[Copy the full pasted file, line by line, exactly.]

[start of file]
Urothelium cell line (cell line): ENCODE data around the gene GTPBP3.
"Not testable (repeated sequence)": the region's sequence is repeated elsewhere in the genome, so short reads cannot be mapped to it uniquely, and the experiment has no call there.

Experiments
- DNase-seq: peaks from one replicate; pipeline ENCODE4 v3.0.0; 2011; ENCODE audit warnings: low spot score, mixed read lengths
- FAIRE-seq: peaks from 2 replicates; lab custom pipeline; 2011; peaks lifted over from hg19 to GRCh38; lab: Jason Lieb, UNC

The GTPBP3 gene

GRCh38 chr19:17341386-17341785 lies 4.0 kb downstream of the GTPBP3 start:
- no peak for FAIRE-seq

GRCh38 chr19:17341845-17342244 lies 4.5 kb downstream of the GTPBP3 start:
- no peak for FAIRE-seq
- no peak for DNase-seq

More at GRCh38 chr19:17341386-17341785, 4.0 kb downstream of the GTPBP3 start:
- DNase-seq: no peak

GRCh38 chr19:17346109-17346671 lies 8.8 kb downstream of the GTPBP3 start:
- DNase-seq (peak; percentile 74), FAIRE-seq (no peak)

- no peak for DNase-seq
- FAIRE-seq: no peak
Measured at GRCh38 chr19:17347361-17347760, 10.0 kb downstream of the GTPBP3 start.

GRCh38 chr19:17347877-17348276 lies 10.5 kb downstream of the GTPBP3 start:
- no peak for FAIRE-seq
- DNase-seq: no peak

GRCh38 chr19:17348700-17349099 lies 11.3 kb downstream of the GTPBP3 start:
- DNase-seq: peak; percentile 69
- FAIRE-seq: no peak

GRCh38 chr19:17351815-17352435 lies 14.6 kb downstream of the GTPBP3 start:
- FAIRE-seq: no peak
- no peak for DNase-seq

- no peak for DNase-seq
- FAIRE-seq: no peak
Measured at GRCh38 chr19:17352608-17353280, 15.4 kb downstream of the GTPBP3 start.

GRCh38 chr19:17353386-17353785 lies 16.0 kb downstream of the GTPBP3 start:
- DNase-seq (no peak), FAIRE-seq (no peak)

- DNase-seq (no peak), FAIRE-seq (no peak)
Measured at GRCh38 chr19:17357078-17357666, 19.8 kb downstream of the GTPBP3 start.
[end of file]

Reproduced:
Urothelium cell line (cell line): ENCODE data around the gene GTPBP3.
"Not testable (repeated sequence)": the region's sequence is repeated elsewhere in the genome, so short reads cannot be mapped to it uniquely, and the experiment has no call there.

Experiments
- DNase-seq: peaks from one replicate; pipeline ENCODE4 v3.0.0; 2011; ENCODE audit warnings: low spot score, mixed read lengths
- FAIRE-seq: peaks from 2 replicates; lab custom pipeline; 2011; peaks lifted over from hg19 to GRCh38; lab: Jason Lieb, UNC

The GTPBP3 gene

GRCh38 chr19:17341386-17341785 lies 4.0 kb downstream of the GTPBP3 start:
- no peak for FAIRE-seq

GRCh38 chr19:17341845-17342244 lies 4.5 kb downstream of the GTPBP3 start:
- no peak for FAIRE-seq
- no peak for DNase-seq

More at GRCh38 chr19:17341386-17341785, 4.0 kb downstream of the GTPBP3 start:
- DNase-seq: no peak

GRCh38 chr19:17346109-17346671 lies 8.8 kb downstream of the GTPBP3 start:
- DNase-seq (peak; percentile 74), FAIRE-seq (no peak)

- no peak for DNase-seq
- FAIRE-seq: no peak
Measured at GRCh38 chr19:17347361-17347760, 10.0 kb downstream of the GTPBP3 start.

GRCh38 chr19:17347877-17348276 lies 10.5 kb downstream of the GTPBP3 start:
- no peak for FAIRE-seq
- DNase-seq: no peak

GRCh38 chr19:17348700-17349099 lies 11.3 kb downstream of the GTPBP3 start:
- DNase-seq: peak; percentile 69
- FAIRE-seq: no peak

GRCh38 chr19:17351815-17352435 lies 14.6 kb downstream of the GTPBP3 start:
- FAIRE-seq: no peak
- no peak for DNase-seq

- no peak for DNase-seq
- FAIRE-seq: no peak
Measured at GRCh38 chr19:17352608-17353280, 15.4 kb downstream of the GTPBP3 start.

GRCh38 chr19:17353386-17353785 lies 16.0 kb downstream of the GTPBP3 start:
- DNase-seq (no peak), FAIRE-seq (no peak)

- DNase-seq (no peak), FAIRE-seq (no peak)
Measured at GRCh38 chr19:17357078-17357666, 19.8 kb downstream of the GTPBP3 start.